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jupiadrian
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Increasing BGP cost in announced OSPF routes (ROS 7)

Thu Aug 11, 2022 5:37 pm

Hi!
I'm experimenting with a project where we need to connect our network to AWS using their service Direct Connect. We've been up and running with our configuration over a month, which works really good. I'm new to both BGP and OSPF, so I'm not that experienced yet.

The routing between AWS and the "on-premise" world are made by using BGP in a CCR1072 (sto-sk1-gw01) runing ROS 7. The received announced route from AWS is seen and it's possible to communicate between the router and AWS. In the same VLAN, several routers talks OSPF for the routing between each other which also receives the redistributed route from AWS.

In the upcoming future, I need to establish a backup connection to AWS from the same network. For that purpose, I have another CCR1072 (sto-sk1-gw02), which also has an established BGP connection. As both CCR1072 are talking OSPF, they both received each other's BGP route but its own announced route to AWS (the announced BGP route from AWS are identical).

As I will use VRRP between the CC1072, it's important that traffic to/from AWS is is coming from the virtual router being active by that moment. This also means that the redistributed BGP route in OSPF needs to be chosen based on which router that's online, in this case sto-sk1-gw01 (sto-sk1-gw02 as backup). I'm thinking about increasing the distance for the "backup" BGP route, which in my world would mean that the primary choice for all other routers would be to go to sto-sk1-gw01 first. When sto-sk1-gw01 dies and these routes are disappearing, they'll switch over to the higher, but active, BGP route on backup router sto-sk1-gw02.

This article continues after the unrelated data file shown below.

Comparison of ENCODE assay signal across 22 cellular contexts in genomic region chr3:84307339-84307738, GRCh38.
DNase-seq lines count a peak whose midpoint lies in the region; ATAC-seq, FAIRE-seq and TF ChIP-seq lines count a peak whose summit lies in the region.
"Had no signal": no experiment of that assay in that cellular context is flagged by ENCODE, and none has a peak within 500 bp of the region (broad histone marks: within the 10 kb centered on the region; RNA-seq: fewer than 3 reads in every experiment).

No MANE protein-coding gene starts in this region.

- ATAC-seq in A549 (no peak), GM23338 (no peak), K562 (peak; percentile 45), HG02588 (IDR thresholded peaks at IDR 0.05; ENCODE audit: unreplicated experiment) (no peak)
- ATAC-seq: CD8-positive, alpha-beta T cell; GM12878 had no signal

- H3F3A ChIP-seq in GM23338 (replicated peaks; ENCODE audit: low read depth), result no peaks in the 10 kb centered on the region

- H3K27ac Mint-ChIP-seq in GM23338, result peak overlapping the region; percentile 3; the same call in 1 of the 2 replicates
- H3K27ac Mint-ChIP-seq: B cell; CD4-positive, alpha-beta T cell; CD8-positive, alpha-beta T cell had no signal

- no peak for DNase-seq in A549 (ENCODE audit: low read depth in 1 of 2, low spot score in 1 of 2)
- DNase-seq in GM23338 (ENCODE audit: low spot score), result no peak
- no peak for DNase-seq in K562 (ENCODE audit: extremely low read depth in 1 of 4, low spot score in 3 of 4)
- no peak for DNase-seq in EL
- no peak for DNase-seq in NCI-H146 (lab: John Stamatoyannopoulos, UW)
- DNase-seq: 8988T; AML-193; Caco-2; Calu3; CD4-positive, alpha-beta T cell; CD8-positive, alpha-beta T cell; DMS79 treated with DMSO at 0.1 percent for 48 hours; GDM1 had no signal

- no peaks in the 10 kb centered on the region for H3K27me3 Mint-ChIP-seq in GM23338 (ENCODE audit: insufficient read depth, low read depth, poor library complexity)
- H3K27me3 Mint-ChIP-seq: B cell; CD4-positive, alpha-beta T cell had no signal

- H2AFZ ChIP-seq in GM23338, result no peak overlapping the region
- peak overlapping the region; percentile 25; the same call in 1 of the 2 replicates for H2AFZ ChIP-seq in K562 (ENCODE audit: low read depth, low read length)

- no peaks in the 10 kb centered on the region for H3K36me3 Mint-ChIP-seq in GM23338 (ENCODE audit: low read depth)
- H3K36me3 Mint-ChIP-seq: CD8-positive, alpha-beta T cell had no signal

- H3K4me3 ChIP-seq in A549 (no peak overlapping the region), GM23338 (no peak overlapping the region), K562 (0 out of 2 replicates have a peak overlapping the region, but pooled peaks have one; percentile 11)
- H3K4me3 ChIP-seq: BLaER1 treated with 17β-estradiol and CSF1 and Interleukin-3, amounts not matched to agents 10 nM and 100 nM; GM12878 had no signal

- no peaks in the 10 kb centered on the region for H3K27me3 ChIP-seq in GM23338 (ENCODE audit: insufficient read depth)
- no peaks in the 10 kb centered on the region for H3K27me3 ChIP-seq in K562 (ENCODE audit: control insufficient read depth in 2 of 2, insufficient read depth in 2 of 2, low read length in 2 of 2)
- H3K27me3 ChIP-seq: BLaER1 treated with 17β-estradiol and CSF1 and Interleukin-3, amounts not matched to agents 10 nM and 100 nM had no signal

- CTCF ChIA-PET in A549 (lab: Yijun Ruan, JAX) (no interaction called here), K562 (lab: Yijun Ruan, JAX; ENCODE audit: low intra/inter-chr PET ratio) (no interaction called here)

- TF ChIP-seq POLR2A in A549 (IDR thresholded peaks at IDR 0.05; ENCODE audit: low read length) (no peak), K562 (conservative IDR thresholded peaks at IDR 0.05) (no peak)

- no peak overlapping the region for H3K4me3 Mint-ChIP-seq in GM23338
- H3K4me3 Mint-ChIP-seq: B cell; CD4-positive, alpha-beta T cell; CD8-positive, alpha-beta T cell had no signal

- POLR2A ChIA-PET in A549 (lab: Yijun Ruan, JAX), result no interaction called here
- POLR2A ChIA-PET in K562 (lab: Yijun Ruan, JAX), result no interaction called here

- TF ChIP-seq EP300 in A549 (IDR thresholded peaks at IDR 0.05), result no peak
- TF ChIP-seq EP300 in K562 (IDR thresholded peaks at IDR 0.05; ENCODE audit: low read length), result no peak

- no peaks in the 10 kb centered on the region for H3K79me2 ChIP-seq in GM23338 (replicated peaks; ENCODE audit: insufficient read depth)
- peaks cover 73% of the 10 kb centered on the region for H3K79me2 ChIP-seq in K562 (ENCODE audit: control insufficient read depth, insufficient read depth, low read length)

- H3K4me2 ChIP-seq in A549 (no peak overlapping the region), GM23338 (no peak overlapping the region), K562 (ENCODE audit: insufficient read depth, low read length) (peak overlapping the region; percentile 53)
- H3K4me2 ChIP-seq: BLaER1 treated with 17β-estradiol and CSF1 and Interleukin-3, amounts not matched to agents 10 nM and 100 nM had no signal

Am I completely out of range, or could this be a solution? Thanks for any help!
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eduplant
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Re: Increasing BGP cost in announced OSPF routes (ROS 7)

Fri Aug 12, 2022 5:54 am

I think you're on the way there. It's possible to redistribute the DirectConnect BGP routes into OSPF as external type 2 and have your preferred path have the lower cost. A couple of observations:

1. Is this OSPF pathway between the routers a dedicated VLAN or is it shared with client devices? If it isn't, I recommend a dedicated VLAN.
2. The OSPF redistribution/cost situation will help you influence outbound, but you also will need to influence inbound. The DirectConnect documentation indicates that you can announce your prefixes to AWS with one of three communities (low, medium, and high priority) to change how their side localprefs the prefixes. By doing both, that will be enough to keep traffic using one tunnel unless that router/path fails.
3. Keeping this path in sync with VRRP is not possible without scripting. Even if one router is the active VRRP router most of the time, there are a number of reasons to switch over or switch back (maintenance, temporary disruption, etc.) This is where #1 comes in because it needs to be possible for traffic to route from any of the routers through to the one with the preferred DirectConnect link even if the path is suboptimal. Same for reverse traffic from AWS.
4. Are you intending to apply stateful firewall rules on either of the devices with the DirectConnect links? That's the main situation that you would have to care which of the links inbound and outbound traffic use. Otherwise occasional asymmetry isn't a big deal.

Since you mentioned you're new to routing protocols, I should mention the canonical advice about redistribution:
1. Don't redistribute BGP into an IGP (RIP/OSPF/EIGRP/IS-IS). This advice usually is about scalability and separation of concerns between internal and external reachability. In this specific case, you're limiting your BGP usage so narrowly to just covering what DirectConnect supports and it's going to be just a handful of prefixes on the AWS side, this isn't a big deal. I just want to flag for your future information that it's usually strictly inadvisable.
2. When redistributing between any two routing protocols, make sure you pick a direction to redistribute and stick with it. Don't redistribute protocol_1 into protocol_2 and then protocol_2 back into protocol_1. Lots of really exciting (read: bad) and subtly broken things can result if you don't filter carefully and fully understand the ramifications.

Happy routing!

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